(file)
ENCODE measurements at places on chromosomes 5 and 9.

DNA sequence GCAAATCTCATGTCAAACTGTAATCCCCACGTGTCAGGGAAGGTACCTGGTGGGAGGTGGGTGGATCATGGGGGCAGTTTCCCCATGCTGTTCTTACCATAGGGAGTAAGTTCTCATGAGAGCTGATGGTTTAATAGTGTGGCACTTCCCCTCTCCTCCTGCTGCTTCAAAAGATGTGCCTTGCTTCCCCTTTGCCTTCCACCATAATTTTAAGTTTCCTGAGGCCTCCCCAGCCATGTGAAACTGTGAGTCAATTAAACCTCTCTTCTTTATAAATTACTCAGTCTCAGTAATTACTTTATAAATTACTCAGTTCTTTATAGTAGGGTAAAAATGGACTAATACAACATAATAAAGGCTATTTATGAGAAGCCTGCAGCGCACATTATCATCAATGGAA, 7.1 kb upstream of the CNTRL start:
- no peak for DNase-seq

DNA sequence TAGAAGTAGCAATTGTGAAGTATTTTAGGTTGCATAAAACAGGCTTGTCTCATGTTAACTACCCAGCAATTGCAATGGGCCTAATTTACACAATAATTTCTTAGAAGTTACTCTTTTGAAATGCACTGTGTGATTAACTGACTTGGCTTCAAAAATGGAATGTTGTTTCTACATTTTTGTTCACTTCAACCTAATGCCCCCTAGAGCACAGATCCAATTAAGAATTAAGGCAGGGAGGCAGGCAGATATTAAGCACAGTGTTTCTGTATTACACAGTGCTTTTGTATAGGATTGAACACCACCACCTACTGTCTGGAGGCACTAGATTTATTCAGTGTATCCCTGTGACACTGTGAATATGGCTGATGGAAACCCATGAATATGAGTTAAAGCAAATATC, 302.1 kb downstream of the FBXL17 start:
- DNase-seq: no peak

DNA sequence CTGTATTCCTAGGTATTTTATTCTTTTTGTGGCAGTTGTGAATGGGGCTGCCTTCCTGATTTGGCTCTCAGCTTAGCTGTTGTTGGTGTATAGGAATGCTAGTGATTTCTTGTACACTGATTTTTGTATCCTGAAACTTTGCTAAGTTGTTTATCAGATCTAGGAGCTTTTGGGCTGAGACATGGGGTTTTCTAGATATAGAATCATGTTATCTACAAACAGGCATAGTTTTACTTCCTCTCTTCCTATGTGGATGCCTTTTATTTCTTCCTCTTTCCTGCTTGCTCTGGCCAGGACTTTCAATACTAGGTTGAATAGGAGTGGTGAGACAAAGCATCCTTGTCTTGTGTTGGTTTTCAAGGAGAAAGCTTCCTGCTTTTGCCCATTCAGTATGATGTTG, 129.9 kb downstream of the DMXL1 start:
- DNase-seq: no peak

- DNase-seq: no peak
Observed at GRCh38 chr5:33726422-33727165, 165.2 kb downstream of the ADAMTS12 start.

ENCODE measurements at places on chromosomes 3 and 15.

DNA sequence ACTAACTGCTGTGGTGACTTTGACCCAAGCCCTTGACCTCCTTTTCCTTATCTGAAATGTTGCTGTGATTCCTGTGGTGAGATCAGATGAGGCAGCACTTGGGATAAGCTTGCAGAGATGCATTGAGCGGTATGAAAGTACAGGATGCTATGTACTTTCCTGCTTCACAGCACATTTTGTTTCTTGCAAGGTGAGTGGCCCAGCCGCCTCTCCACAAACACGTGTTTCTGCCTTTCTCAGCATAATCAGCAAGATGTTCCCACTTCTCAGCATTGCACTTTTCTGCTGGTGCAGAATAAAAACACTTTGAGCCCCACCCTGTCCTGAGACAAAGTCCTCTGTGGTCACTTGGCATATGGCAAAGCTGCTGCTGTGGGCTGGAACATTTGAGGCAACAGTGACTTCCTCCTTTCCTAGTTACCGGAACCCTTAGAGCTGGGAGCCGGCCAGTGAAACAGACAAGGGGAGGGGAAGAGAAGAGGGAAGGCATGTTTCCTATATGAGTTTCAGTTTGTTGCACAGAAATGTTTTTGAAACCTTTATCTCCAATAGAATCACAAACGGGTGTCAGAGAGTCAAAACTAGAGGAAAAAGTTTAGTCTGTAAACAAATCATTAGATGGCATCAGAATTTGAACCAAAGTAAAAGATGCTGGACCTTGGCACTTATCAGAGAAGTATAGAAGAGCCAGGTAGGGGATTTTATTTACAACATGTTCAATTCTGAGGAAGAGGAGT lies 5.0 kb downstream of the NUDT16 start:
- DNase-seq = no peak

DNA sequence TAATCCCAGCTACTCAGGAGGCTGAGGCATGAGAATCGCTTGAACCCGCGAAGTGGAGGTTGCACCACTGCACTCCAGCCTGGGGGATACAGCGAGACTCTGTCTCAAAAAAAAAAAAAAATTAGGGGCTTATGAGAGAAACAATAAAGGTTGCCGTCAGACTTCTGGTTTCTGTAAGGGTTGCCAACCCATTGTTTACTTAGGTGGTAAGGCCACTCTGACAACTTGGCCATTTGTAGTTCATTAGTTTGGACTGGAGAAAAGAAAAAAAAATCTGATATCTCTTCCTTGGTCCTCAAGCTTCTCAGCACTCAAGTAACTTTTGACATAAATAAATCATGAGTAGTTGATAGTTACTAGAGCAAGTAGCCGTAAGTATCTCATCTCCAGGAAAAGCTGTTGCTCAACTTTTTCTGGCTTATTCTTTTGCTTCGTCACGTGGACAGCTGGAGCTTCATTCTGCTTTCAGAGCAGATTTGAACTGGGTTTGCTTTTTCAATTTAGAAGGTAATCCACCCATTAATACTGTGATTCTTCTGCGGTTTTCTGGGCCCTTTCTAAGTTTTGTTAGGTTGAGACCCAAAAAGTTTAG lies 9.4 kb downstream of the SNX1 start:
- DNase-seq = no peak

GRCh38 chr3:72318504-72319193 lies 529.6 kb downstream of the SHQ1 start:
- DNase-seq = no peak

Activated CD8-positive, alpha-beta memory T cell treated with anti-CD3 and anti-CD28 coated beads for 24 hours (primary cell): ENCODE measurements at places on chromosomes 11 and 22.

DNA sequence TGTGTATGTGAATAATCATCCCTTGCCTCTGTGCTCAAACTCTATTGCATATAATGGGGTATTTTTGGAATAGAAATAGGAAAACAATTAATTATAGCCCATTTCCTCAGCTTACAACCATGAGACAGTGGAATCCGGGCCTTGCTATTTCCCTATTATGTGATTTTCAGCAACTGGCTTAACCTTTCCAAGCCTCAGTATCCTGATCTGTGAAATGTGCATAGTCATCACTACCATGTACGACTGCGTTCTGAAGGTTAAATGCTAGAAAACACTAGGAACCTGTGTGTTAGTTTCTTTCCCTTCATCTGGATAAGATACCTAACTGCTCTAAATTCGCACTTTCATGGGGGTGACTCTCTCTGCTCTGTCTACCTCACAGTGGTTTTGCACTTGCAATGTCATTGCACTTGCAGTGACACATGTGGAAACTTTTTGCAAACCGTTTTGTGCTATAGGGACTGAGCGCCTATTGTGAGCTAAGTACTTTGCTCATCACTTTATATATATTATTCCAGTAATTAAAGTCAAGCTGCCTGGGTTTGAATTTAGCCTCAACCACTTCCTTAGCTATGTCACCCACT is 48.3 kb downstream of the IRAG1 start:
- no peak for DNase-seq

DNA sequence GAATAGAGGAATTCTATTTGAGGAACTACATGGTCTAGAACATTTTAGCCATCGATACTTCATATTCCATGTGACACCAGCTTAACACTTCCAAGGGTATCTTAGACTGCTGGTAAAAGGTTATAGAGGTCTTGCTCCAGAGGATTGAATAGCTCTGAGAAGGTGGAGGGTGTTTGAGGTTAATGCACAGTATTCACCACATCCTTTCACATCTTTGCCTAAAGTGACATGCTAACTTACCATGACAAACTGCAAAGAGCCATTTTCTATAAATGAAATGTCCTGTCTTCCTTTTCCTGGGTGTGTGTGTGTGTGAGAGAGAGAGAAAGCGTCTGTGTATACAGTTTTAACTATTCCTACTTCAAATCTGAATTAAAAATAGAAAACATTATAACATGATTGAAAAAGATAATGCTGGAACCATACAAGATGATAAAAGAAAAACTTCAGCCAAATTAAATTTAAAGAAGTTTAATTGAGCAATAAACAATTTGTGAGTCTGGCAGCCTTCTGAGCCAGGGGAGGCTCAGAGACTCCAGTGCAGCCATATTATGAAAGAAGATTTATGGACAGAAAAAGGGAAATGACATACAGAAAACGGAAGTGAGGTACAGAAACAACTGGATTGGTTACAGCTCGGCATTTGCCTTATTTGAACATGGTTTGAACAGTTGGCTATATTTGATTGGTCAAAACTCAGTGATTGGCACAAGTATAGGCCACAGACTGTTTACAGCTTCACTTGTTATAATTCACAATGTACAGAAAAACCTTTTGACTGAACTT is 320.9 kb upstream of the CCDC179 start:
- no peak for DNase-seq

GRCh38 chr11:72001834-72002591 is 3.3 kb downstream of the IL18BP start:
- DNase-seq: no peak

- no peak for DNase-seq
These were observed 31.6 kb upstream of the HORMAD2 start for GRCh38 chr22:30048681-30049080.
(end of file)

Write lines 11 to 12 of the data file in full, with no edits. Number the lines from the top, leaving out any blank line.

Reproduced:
DNA sequence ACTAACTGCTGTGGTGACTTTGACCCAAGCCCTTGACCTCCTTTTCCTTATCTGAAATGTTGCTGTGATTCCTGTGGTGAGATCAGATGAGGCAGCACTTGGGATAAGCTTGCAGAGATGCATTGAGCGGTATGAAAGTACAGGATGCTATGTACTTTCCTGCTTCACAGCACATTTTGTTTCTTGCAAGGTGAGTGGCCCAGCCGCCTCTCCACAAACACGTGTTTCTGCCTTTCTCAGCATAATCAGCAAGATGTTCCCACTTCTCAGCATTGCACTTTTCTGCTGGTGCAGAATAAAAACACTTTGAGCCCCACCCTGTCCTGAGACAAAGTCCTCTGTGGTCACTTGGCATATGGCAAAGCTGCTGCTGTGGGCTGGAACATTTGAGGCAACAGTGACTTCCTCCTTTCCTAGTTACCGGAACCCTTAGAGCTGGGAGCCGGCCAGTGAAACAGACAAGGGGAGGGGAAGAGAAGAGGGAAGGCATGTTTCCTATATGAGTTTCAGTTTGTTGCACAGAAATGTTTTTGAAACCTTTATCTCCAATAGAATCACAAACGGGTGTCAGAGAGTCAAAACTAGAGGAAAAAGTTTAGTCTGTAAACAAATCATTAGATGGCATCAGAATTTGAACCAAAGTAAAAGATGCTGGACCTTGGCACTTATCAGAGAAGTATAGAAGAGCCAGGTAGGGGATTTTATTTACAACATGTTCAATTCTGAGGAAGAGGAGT lies 5.0 kb downstream of the NUDT16 start:
- DNase-seq = no peak